Countries Call for Revamping Commission on the Status of Women

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When delegation after delegation called for changing the way the Commission on the Status of Women (CSW) does business, a significant readjustment in strategy was put forward Friday morning. Last year, controversial language that portrayed religion negatively caused the conference to end in bitterness and, for the first time, with no Agreed Conclusions.

Radical feminists are stinging from this failure to advance their ideology. They fear that attempts at new initiatives would allow for the introduction of positive views on motherhood and on men (not just as perpetrators of violence and power-mongers). They have held off planning a global conference to celebrate Beijing+10, the 10th anniversary of the Beijing Women’s Conference, where Hillary Clinton advanced her objectives through the Beijing Platform for Action. Why the delay? The radicals worry that President Bush will be in office in 2005, thus ensuring presentation of his policies. Conservative delegations, likewise, do not relish an international annual battle in a hostile system.

Discussing what the U.N. should do next year, countries generally agreed a major conference would not be helpful. Instead, the focus should be on implementation of past agreements.

Differences were over when it would be held (during CSW or during the General Assembly) and whether high-level participants (such as heads of state) should participate – both indicative of the amount of importance that should be attached to the Beijing Platform for Action.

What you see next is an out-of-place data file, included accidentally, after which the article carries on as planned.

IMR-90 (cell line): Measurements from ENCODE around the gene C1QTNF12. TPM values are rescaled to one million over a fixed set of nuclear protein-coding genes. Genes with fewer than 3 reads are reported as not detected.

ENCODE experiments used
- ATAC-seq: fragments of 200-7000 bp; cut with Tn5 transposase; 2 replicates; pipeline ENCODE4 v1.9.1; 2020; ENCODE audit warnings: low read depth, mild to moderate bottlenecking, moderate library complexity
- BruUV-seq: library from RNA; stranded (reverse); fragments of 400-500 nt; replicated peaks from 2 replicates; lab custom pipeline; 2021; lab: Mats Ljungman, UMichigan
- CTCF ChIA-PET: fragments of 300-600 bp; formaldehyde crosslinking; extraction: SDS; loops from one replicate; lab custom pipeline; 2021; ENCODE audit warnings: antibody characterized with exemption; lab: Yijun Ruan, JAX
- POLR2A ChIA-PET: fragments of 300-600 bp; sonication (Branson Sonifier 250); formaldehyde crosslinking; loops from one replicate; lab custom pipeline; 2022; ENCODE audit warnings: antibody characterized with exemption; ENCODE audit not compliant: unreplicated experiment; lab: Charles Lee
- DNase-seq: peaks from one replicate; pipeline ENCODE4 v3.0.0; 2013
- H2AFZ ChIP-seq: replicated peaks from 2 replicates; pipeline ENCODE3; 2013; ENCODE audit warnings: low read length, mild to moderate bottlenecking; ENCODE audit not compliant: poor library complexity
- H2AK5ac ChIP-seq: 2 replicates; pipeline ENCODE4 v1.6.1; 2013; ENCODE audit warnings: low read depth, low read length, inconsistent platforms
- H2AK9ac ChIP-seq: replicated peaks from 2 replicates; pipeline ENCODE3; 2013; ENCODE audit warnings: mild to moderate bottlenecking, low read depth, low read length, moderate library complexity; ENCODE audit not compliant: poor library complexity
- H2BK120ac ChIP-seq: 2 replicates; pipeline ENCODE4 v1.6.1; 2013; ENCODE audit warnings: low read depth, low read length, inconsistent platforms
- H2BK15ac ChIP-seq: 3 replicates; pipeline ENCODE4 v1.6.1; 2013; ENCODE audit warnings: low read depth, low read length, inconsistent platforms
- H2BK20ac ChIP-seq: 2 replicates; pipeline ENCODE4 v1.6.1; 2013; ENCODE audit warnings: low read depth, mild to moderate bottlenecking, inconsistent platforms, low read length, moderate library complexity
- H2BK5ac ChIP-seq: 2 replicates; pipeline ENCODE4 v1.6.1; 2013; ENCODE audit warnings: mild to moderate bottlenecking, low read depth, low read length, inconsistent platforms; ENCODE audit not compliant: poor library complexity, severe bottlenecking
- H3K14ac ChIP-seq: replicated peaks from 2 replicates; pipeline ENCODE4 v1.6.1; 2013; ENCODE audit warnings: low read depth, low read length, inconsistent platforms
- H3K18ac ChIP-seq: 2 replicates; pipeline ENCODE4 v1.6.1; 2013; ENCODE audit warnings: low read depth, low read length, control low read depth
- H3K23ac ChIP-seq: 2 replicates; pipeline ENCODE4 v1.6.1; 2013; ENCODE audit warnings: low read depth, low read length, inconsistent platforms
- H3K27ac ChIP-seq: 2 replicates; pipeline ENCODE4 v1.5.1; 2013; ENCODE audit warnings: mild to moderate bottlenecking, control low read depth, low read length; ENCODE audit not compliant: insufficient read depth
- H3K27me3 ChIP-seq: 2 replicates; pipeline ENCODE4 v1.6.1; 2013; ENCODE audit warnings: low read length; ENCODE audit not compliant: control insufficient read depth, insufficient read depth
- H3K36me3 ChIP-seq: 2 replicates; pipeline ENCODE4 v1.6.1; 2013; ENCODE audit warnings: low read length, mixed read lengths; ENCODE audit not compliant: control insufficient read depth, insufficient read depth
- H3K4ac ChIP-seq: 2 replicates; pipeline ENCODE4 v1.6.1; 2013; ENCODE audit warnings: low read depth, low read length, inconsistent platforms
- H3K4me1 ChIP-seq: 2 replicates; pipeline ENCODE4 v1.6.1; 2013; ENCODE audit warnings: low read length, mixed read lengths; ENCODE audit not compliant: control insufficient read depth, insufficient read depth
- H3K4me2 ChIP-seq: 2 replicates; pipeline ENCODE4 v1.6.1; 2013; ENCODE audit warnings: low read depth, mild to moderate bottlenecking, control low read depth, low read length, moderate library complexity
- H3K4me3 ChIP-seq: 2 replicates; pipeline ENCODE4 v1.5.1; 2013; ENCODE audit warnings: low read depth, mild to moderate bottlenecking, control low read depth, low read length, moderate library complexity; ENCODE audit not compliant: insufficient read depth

The G-77 (a group of developing countries) proposed a low-key celebration held during the CSW annual meeting. Australia said the celebrants should share experiences and find gaps in implementation during CSW, as it is difficult to get attention during the General Assembly. The U.S. agreed, adding that a comprehensive review and appraisal should determine successes and failures, and how to better implement what has already been negotiated.

Exchanging ideas and increasing the level of dialogue would be a beneficial use of the CSW.

New Zealand, in a nonconciliatory manner, maintained that Beijing+10 needs to be highly celebrated because some countries are questioning the Beijing Platform for Action. The committee must focus on new and emerging issues.

“The sorry events of last year,” observed the delegate, “highlights the problem of the CSW, and raises questions of CSW’s value to the U.N.”

New Zealand insisted it would not agree to any document that does not “reaffirm” Beijing. This controversial position causes discomfort to countries that fear “reaffirmation” could be used to establish international customary law, the legal equivalent of forcing countries to obey the Bejing Platform for Action.

The European Union stated the focus should be on monitoring countries’ compliance, with concrete recommendations of actions, a position that radical feminist NGOs have been advocating.

China said a lot of objectives in the Beijing document are yet to be achieved. Panel discussions and general debates with high-level participants should look at problems resulting from unreached goals.

Congo proposed that the event include a brief overview of women’s struggles since the first women’s conference 30 years ago.

Iran suggested that a reevaluation of the Beijing document would help define obstacles to reaching its goals.

Last year’s contentious meeting may have done what nothing else previously has – caused the U.N. to evaluate results.

Dr. Janice Shaw Crouse and Wendy Wright are non-government organization (NGO) representatives to the United Nations from Concerned Women for America. Dr. Crouse is Senior Fellow of the Beverly LaHaye Institute. Miss Wright is Senior Policy Director responsible for international and life issues. They are in New York attending the 2004 sessions of the Commission on the Status of Women.

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